Every summer, LEAF hosts a one-of-a-kind urban forest experience for City of Toronto day campers. The campers, ages six through 12, join our staff at Riverdale Park East and partake in a series of fun and interactive activities with the aim of educating the kids on the value of the urban forest around us. This year, I was lucky enough to join the Junior Urban Forest Rangers (JUFR) for a day and see the action in person!
Daniela Serodio's posts
LEAF and the Toronto Wildlife Centre (TWC) are joining forces to raise awareness on the connection between urban wildlife and the urban forest. Supported by Ontario Power Generation, the Backyard Biodiversity campaign has returned for 2019! And, this year, we are challenging Toronto residents to share what they’re doing to improve our #BackyardBiodiversity.
May 15th, 2019 might have seemed like a regular Wednesday morning, just another spring day, but there was something celebratory in the air as the sun broke free from the clouds. Gathered by the community garden at 111 Kendleton Dr were a group of dedicated and inspired people, including LEAF staff, our program partners and local residents. Together, we were celebrating the successful completion of the first phase of a very special project which aims to increase tree canopy cover while increasing community engagement at Toronto Community Housing properties.
We all know that trees produce oxygen and clean our air. But they do so much more! Residents of communities with increased tree coverage enjoy a multitude of health, social and economic benefits. So, how can we increase our tree canopy in order to enjoy these benefits? A neighbourhood’s canopy extends well beyond the trees lining the streets and growing in parks. Though sometimes overlooked, residential backyards hold great potential for growing our urban forest! Backyard trees add privacy, increase property value and help homeowners cut down on energy costs.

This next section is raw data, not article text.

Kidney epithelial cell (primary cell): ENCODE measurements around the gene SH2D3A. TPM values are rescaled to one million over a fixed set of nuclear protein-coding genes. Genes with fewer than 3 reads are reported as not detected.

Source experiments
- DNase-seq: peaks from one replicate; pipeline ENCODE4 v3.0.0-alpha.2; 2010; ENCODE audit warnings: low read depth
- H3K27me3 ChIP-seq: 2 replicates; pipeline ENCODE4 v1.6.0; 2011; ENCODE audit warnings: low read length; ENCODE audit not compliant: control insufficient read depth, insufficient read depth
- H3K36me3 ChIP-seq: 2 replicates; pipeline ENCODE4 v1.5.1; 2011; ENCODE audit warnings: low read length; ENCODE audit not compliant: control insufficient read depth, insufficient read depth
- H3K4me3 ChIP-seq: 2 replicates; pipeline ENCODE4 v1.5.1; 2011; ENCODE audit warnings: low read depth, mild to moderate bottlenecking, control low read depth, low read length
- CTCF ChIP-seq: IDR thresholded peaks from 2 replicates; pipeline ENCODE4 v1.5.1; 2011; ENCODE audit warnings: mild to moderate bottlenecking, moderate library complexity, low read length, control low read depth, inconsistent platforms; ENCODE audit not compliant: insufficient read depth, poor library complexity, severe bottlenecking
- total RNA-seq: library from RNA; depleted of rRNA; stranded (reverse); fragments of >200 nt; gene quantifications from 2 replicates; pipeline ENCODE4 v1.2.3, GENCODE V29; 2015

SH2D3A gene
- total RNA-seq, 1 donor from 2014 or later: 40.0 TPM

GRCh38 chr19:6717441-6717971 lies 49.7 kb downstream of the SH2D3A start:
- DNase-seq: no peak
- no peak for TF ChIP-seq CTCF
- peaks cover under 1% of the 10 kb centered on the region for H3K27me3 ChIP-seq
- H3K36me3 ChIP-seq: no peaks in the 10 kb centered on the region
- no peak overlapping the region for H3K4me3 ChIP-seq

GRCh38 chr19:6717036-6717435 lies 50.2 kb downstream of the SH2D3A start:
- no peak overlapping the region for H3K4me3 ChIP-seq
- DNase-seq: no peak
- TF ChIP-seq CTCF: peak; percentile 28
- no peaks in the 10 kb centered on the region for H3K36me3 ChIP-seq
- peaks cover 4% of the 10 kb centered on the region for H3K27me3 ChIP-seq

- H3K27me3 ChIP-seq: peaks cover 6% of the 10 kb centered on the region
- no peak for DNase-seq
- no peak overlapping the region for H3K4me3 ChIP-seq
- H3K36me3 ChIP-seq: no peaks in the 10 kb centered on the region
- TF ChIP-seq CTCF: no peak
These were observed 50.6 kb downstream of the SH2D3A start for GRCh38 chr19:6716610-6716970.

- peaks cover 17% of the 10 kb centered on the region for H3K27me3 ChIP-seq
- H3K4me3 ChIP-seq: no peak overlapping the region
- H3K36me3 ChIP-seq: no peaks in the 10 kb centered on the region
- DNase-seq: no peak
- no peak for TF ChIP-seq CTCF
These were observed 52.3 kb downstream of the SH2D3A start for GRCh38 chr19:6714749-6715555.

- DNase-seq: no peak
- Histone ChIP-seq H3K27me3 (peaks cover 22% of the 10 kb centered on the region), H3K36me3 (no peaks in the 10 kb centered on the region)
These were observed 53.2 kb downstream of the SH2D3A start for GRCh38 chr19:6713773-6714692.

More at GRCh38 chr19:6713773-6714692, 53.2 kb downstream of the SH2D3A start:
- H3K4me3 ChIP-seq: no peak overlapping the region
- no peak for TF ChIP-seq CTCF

Ever heard of the term “stormwater runoff”? It refers to rainfall that does not seep into the ground and instead flows over the ground surface and into our sewer or drainage systems. In urban and suburban areas, where there is an abundance of sidewalks, roads and other paved areas, stormwater management is becoming an increasingly complicated and costly problem. But, trees can help! Not only are they are a cost-effective way to reduce flooding, they also provide countless co-benefits such as shade, air purification, beauty and privacy.